It turned out that the Baileys Harbor Board of Supervisors was very much in tune with residents when it agreed to purchase the former Nelson’s hardware store and motel property for $1.95 million. Town residents overwhelmingly supported the purchase in a 255-32 vote Tuesday evening during the town’s annual meeting at the Baileys Harbor fire station.
Prior to the vote, outgoing Town Chair David Eliot said he began private fundraising to defray costs of the purchase and was now working with a group of citizens that had established the Baileys Harbor Open Space Preservation Fund. The fund had raised $471,800 in pledges as of Tuesday evening.
“There are five of us on the fundraising committee including myself, Paul Salm, David and Sally Smith, as well as Carrie Baldwin Smith,” Eliot said.
He said a donor would match every dollar raised above $500,000 up to $250,000.
“So that would help get us to $1 million, and then we’d have to raise $100,000 more to meet our $1.1 million goal,” Eliot said.
He said the first $600,000 raised would go toward the purchase price, and the next $500,000, if raised, would go to the town for rehabilitation or development costs.
The seller, Gary Nelson, has agreed to accept a $100,000 down payment, and then payments of just over $109,000 per year, 2022-27. After that, Baileys Harbor will owe Nelson $1.7 million.
Attorney Tyler Pluff explained contingencies in the town’s agreement with the Nelson family. An asbestos inspection and environmental evaluation will be completed prior to the sale. The town could terminate the contract if a massive asbestos-abatement project were needed prior to demolition.
Eliot said the property had a service station at one time with three 550-gallon gasoline tanks and a 220-gallon diesel tank, all of which have been removed. A leak in 1986 triggered a cleanup and installation of monitoring wells, and, after 22 years, the monitors no longer detected pollution.
Kangaroo Lake-area resident Norman Van Den Bussche said the town should have a contingency pertaining to lead paint. He also wondered, with two others, why the purchase price was $1.95 million, when the county listed the tax assessment around $1 million.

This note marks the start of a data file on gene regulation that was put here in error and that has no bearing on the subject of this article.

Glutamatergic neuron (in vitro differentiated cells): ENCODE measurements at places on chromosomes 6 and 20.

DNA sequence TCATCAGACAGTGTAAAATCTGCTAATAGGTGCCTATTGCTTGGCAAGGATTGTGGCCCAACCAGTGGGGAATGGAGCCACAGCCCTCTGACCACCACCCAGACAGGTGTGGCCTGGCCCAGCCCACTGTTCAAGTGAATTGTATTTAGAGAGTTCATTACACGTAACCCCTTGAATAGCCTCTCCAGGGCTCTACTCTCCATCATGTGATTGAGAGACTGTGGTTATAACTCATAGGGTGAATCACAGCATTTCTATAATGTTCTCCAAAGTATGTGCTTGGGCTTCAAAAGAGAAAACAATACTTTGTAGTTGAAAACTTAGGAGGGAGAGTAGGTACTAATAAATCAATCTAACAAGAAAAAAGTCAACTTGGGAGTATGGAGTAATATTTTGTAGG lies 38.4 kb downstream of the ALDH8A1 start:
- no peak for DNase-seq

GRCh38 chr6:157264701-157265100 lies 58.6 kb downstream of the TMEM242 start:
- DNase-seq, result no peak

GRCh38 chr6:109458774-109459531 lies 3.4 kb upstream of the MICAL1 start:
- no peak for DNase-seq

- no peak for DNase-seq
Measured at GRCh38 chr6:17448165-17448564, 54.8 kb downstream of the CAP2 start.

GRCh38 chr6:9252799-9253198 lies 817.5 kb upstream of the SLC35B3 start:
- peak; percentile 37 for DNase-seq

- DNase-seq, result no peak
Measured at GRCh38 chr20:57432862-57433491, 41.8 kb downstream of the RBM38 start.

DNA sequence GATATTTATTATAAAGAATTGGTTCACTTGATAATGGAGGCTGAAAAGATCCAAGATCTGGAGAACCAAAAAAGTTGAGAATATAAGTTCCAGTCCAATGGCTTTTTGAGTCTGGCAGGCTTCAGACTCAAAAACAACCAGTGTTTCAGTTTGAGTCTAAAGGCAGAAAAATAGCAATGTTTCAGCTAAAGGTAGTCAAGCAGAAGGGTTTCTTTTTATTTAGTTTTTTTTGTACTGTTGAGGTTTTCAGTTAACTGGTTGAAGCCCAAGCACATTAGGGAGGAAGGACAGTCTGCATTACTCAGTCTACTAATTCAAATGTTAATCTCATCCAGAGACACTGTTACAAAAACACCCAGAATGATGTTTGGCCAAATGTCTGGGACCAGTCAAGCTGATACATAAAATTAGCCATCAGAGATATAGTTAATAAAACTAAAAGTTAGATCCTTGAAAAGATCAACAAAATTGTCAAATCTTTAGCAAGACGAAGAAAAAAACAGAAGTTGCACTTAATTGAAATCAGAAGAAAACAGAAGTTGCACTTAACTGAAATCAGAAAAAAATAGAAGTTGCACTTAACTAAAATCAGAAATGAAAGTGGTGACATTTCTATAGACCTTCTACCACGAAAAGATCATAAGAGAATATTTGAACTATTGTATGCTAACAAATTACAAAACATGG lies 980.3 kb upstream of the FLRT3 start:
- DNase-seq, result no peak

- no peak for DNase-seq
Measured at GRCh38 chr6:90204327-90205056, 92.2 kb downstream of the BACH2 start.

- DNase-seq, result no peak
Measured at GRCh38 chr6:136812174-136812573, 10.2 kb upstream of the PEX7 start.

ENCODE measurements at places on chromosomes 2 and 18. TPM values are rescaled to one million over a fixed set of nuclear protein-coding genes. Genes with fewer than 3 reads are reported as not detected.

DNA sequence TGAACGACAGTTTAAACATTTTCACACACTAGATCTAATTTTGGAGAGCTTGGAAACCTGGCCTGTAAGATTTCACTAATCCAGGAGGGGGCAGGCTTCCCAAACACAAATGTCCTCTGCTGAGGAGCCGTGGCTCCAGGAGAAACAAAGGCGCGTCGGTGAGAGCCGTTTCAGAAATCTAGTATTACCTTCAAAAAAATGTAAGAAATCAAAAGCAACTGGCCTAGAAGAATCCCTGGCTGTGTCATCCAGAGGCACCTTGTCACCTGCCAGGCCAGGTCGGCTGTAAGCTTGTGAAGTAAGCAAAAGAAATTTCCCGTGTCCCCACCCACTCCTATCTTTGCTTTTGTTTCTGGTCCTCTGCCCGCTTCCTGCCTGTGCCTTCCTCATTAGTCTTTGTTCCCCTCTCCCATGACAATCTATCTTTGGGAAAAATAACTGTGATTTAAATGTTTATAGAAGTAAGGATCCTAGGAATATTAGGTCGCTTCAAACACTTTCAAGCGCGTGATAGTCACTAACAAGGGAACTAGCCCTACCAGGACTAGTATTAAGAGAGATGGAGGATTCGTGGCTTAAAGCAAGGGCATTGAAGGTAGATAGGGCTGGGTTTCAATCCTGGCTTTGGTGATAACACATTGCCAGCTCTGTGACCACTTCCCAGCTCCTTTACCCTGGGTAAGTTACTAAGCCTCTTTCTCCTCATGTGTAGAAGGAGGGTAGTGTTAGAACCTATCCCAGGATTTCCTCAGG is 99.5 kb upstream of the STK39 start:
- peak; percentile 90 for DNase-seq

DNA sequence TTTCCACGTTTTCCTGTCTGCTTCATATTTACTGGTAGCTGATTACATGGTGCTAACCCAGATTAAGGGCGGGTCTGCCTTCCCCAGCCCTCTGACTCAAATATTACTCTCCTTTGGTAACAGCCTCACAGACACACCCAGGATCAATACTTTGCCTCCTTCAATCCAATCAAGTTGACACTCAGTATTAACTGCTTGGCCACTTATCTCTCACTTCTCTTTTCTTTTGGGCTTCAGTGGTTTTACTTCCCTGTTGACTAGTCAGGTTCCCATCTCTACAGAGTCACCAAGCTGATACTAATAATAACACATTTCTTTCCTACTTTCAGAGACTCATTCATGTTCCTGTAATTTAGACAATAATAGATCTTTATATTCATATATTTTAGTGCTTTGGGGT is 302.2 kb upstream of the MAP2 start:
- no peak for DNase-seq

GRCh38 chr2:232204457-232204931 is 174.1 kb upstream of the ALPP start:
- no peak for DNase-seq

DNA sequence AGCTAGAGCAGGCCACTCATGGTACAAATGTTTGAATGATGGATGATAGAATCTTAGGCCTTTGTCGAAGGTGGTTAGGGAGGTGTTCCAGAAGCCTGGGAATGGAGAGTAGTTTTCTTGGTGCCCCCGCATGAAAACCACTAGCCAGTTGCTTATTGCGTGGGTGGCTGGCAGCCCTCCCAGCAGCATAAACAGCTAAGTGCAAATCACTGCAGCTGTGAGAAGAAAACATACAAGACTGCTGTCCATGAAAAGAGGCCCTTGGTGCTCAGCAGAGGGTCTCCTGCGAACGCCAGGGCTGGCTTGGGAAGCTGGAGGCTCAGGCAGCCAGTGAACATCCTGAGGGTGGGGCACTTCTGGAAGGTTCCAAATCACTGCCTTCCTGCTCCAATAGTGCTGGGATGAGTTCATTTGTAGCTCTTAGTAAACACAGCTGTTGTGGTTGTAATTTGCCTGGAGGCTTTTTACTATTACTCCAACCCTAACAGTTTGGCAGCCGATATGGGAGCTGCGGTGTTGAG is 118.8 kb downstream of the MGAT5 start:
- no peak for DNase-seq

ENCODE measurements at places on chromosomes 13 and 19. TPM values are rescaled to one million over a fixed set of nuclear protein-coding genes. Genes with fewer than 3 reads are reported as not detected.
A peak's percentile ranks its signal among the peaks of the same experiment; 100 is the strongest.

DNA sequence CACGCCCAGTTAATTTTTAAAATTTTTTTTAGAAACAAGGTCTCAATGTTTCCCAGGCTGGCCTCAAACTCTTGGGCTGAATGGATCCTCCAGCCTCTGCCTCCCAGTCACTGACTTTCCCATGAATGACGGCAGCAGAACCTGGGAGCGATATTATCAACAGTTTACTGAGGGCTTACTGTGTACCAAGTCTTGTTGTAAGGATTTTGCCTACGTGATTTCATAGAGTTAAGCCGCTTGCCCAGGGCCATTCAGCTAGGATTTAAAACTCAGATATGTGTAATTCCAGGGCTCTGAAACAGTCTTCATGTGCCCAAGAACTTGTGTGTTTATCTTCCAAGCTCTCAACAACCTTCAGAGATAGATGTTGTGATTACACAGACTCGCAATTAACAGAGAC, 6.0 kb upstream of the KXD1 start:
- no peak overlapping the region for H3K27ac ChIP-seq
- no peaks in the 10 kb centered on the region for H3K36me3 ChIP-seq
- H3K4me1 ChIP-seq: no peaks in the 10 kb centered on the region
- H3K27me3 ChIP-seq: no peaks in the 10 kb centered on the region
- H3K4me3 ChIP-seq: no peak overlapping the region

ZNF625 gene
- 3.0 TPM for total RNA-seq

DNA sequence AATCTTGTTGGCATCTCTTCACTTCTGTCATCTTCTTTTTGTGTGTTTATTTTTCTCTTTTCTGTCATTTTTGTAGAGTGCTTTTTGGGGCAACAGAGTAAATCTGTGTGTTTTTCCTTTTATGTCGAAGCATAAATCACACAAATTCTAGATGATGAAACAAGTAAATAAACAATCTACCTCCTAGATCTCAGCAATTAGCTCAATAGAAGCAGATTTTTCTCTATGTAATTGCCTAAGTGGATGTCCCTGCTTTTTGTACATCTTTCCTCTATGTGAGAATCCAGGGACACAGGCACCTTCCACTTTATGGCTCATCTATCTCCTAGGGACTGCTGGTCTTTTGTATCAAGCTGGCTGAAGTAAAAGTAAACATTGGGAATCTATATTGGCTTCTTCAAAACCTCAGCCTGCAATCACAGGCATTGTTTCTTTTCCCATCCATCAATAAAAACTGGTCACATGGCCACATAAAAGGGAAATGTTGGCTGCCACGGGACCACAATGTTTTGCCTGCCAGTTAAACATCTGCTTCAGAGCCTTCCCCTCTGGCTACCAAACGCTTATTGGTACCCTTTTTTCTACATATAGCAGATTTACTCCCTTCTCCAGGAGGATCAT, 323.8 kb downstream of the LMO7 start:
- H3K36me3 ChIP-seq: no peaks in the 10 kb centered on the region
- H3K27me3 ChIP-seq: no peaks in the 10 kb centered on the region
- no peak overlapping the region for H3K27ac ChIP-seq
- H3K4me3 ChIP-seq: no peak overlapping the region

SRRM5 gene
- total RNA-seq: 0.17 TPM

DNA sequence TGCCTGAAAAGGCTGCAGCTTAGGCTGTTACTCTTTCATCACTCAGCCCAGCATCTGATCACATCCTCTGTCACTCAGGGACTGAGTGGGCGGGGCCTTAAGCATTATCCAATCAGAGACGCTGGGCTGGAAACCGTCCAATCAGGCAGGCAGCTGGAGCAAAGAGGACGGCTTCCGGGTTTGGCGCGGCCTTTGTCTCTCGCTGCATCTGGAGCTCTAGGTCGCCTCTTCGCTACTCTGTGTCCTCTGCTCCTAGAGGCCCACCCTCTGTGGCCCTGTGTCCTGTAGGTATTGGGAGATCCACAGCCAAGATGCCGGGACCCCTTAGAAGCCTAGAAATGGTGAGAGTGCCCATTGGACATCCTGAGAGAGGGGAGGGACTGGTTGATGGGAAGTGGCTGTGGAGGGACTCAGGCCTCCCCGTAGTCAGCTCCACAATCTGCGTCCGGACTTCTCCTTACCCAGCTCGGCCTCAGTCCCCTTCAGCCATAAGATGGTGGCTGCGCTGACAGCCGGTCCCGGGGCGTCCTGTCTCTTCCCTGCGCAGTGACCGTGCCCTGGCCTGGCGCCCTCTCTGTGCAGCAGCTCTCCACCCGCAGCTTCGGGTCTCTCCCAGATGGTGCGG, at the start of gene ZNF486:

“The market pushed this price,” Eliot said.
Moonlight Bay resident Carl Podlasek asked whether the town had had the property appraised. The town had not.
“This is the price that the seller is willing to sell it for and that we believe, as a town, that we can afford,” Eliot said.
Mariah Goode, a Baileys Harbor resident and director of the Door County Land Use Services Department, said the county’s “fair market value” and appraised value of properties are not the same thing. In addition, along shorefront especially, people frequently list properties for sale at almost twice the assessed, taxable value.
Eliot said Nelson, a Baileys Harbor resident, had not advertised the property for sale. Instead, Nelson approached town officials, giving Baileys Harbor the first opportunity to buy and control the property.
Residents also asked if a developer – not the town – purchased the property, would the development be constricted by state rules pertaining to setbacks away from Highway 57 and the Lake Michigan shoreline?
Goode said that in recent years, the state has loosened its rules pertaining to shoreline properties, and a developer could tear down the existing hardware store, motel and garage structures to construct a building, perhaps rectangular, as large as the three-dimensional boundaries of the existing buildings. Those shoreline-property rules, and the county zoning in effect for Baileys Harbor, would allow for a three-story, 35-foot-high building with up to 22 bedrooms, Goode said.
Town officials, including Eliot and town planning board members, have said they want to preserve the small-town feel of Baileys Harbor, and they’d like to see more public access to the shoreline.
West Meadow Road resident Adrian Murre said the acquisition of and creation of parkland along the shoreline was a positive step for Baileys Harbor that would prevent motel construction next to the marina. He said he wasn’t anti-development, but towns rarely have the opportunity to decide when and where development happens.
“If we don’t take this opportunity, make no mistake, this will be sold. It will be developed,” Murre said. “Nobody’s going to come in and buy a property for $1.95 million and give us a park.”
Eliot said he thought voters would have regrets if they did not approve the purchase. Don Sitte, who would become town chair at 12:01 am on April 21, said a “yes” vote meant Baileys Harbor residents wanted their town board, rather than a developer, to determine the future of the site.
Cana Island-area resident Sandra Richey said she would want to know how the town would use the property before voting in favor of the purchase. Eliot said some potential donors specified they would make donations only if it’s for open-space development. In addition, the town would have many opportunities to apply for grants for parkland and open space.
Setting an Oct. 29 closing date for the town’s purchase of the property gives at least seven tenants of the Nelson motel time to find a place to reside, Eliot said. He noted it’s difficult to find a reasonably priced place to stay in Baileys Harbor during summer and through September.
“We do not have enough affordable housing in Baileys Harbor,” Eliot said. “That’s something the town has to address. We do need to find a more affordable way for people to live in Baileys Harbor, but I don’t think it’s reasonable to think waterfront in that particular location is where affordable housing will be.”